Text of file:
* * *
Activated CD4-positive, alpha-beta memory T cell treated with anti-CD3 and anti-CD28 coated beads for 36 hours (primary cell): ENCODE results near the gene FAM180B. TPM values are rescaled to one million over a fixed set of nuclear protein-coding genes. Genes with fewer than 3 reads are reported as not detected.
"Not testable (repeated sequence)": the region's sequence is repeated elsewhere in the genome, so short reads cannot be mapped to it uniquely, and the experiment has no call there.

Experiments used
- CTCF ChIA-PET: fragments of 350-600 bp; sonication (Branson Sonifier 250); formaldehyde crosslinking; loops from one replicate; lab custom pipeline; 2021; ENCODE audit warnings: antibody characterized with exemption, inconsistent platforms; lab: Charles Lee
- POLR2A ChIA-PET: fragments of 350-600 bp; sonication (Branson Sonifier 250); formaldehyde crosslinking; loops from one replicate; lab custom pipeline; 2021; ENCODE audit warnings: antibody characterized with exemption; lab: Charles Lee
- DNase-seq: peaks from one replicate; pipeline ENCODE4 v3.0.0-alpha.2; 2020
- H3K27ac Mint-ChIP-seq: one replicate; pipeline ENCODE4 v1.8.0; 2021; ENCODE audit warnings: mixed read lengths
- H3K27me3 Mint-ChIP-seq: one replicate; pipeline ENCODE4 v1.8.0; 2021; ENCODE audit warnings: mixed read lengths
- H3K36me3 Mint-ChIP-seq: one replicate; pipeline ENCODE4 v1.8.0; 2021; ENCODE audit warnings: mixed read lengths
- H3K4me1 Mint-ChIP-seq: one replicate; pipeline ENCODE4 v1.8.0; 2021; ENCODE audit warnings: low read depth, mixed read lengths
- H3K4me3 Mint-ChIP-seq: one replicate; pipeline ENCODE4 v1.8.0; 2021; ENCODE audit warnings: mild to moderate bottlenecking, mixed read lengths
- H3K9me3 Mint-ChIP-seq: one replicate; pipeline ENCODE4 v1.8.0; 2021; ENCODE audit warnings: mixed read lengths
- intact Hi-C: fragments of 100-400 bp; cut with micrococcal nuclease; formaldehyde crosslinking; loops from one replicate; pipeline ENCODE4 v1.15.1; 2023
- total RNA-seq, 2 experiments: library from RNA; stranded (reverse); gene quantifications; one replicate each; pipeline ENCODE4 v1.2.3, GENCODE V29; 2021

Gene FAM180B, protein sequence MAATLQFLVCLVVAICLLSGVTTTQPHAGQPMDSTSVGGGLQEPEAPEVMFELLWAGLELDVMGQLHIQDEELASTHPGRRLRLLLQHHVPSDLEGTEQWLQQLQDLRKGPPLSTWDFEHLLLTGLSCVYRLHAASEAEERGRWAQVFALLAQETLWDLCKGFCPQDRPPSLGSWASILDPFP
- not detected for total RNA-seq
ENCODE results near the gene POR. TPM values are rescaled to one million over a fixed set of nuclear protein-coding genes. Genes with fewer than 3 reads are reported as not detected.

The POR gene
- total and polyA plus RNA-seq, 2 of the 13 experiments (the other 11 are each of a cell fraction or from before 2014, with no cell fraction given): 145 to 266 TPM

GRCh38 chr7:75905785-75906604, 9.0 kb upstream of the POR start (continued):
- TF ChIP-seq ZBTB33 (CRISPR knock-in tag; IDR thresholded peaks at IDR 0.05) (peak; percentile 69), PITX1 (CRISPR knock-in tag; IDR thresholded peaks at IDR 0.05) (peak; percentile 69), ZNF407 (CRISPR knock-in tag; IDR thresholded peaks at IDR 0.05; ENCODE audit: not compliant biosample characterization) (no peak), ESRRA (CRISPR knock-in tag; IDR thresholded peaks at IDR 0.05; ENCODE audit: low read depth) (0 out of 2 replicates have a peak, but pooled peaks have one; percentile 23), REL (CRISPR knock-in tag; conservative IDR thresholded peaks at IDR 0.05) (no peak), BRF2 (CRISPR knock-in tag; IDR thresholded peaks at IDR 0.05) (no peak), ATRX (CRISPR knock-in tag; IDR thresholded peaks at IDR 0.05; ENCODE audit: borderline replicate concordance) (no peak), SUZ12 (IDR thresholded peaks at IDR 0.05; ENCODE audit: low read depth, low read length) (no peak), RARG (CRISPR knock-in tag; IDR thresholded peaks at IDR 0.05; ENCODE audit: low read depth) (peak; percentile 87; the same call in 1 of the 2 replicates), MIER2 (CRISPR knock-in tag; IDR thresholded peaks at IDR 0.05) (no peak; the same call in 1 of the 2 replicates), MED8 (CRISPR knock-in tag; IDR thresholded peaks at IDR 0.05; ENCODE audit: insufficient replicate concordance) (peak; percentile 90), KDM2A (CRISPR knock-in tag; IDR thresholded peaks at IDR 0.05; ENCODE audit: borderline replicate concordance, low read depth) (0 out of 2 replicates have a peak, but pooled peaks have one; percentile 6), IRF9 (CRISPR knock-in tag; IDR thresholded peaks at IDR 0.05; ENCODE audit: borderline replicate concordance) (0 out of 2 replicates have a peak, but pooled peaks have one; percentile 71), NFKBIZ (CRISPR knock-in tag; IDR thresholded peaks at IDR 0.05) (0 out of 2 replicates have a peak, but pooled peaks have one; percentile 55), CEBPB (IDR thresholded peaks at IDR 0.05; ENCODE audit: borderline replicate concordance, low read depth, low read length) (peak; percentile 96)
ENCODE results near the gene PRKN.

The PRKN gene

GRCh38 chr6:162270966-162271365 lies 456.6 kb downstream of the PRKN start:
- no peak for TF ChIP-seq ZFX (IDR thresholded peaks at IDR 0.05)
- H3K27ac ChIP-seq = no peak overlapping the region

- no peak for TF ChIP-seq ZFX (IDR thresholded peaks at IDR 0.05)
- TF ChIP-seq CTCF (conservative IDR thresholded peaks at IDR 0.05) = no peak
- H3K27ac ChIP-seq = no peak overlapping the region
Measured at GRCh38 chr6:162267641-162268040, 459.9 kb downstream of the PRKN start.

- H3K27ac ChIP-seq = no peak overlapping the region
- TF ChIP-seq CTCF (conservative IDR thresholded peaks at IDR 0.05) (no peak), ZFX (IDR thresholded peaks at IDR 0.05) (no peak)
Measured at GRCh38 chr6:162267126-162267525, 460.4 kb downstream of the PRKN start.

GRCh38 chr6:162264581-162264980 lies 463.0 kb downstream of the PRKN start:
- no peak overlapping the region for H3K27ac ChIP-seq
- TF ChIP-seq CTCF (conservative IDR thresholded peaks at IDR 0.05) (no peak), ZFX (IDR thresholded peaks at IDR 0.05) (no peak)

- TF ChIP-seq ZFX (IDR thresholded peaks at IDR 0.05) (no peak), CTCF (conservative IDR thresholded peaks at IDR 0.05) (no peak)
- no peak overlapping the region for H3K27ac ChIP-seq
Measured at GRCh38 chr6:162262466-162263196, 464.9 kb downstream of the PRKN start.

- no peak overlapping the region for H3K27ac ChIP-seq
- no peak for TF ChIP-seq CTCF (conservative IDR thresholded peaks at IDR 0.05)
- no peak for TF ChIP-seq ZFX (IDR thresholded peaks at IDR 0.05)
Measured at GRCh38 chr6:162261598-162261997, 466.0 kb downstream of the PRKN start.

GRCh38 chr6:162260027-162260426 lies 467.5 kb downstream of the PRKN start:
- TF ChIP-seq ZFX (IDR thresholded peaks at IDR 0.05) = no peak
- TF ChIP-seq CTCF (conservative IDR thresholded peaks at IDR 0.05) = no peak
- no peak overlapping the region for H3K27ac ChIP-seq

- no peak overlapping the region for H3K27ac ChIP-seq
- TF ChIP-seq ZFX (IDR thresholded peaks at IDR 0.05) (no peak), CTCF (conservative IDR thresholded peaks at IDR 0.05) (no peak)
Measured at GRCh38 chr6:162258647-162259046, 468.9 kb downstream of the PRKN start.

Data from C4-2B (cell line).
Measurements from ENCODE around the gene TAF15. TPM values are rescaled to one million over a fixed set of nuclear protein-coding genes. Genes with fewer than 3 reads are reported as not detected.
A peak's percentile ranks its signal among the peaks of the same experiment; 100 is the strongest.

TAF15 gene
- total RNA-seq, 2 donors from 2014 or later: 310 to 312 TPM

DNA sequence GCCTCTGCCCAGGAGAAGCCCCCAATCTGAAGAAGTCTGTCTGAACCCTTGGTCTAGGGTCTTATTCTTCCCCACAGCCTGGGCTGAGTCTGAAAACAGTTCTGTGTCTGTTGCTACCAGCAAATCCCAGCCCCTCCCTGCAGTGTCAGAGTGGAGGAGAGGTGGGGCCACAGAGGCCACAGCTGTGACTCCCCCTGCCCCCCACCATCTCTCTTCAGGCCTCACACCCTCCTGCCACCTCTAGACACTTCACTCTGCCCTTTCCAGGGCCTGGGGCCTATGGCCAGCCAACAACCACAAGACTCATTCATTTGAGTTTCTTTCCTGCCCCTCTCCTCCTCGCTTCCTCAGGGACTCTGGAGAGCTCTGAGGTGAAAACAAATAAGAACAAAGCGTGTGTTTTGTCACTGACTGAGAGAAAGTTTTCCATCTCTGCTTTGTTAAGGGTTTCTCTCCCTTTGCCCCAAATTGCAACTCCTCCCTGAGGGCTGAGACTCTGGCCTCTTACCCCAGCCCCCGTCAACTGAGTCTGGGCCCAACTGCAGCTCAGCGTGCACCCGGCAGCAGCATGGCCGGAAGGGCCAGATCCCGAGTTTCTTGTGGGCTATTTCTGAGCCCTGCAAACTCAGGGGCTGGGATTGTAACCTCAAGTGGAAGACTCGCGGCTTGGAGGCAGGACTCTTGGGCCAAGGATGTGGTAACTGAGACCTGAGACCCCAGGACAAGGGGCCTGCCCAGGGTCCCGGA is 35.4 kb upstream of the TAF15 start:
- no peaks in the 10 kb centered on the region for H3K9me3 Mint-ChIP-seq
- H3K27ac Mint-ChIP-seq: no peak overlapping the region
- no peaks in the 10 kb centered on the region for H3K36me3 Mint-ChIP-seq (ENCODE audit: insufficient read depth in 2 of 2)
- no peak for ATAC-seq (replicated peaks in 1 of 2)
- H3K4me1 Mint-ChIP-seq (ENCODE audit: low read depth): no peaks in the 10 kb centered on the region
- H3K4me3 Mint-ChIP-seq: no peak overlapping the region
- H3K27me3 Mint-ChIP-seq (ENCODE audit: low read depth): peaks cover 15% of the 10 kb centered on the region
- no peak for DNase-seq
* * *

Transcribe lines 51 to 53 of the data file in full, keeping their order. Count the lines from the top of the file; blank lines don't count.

Data from C4-2B (cell line).
Measurements from ENCODE around the gene TAF15. TPM values are rescaled to one million over a fixed set of nuclear protein-coding genes. Genes with fewer than 3 reads are reported as not detected.
A peak's percentile ranks its signal among the peaks of the same experiment; 100 is the strongest.